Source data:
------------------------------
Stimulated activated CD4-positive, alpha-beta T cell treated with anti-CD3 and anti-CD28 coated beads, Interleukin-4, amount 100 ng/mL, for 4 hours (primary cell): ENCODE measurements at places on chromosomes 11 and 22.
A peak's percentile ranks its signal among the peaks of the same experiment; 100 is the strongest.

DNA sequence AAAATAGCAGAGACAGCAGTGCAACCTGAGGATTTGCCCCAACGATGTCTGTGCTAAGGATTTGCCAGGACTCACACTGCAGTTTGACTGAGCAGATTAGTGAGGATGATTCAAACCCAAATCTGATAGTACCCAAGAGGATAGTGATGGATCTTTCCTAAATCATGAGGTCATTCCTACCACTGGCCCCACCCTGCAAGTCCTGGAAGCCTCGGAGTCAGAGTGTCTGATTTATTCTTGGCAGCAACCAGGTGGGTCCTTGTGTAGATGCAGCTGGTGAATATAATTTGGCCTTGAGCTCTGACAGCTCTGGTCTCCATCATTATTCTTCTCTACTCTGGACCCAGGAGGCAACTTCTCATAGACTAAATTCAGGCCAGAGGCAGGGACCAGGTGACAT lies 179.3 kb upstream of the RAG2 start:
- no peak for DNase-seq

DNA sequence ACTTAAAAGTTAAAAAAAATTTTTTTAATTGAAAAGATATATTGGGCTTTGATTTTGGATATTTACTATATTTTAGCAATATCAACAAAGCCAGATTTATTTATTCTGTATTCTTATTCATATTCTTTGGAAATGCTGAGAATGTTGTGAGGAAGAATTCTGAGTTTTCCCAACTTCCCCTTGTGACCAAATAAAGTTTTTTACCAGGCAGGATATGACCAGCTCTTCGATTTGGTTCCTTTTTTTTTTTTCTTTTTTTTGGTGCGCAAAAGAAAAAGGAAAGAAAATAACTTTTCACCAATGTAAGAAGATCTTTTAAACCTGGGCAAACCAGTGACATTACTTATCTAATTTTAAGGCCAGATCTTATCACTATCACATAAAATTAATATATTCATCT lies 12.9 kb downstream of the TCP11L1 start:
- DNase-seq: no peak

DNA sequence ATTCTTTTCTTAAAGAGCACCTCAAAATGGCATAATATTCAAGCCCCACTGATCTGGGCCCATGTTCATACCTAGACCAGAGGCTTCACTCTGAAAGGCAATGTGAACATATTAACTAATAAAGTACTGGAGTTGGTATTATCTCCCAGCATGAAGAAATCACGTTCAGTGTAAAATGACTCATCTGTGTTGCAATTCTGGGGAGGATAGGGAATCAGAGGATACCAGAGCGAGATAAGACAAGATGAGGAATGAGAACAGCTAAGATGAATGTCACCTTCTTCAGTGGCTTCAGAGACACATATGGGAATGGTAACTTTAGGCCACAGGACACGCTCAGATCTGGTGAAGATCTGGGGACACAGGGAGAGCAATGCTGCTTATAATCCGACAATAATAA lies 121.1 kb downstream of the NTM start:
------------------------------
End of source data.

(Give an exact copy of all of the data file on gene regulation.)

Stimulated activated CD4-positive, alpha-beta T cell treated with anti-CD3 and anti-CD28 coated beads, Interleukin-4, amount 100 ng/mL, for 4 hours (primary cell): ENCODE measurements at places on chromosomes 11 and 22.
A peak's percentile ranks its signal among the peaks of the same experiment; 100 is the strongest.

DNA sequence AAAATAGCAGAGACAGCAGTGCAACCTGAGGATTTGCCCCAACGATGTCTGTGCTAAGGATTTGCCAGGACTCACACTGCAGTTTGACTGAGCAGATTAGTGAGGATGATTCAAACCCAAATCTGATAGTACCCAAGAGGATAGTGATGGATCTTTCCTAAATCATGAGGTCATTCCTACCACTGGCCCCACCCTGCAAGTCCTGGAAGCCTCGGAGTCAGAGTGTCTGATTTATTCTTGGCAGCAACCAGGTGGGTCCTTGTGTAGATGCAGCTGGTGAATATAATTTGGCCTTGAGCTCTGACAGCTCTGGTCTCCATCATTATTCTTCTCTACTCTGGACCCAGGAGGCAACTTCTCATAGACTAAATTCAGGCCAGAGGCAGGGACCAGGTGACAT lies 179.3 kb upstream of the RAG2 start:
- no peak for DNase-seq

DNA sequence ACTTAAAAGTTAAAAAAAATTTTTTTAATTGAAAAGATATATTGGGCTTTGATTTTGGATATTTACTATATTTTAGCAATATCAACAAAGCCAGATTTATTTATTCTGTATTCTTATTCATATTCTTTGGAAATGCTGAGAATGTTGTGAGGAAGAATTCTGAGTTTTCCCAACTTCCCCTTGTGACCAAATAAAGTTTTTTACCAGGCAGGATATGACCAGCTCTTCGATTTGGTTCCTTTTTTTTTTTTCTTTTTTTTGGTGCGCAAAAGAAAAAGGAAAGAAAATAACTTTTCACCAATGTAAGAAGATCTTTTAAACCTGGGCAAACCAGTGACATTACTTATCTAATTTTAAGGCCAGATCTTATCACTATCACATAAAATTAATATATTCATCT lies 12.9 kb downstream of the TCP11L1 start:
- DNase-seq: no peak

DNA sequence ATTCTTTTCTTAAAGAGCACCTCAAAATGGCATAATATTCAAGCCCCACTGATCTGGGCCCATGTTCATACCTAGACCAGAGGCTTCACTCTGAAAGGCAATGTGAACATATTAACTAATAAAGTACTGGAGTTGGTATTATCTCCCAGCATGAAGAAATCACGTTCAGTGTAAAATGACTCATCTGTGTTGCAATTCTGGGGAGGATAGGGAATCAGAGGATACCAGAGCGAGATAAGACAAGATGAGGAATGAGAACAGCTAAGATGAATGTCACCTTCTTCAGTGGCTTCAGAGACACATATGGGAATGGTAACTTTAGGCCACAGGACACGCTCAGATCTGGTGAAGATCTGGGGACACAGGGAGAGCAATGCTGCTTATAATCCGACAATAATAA lies 121.1 kb downstream of the NTM start: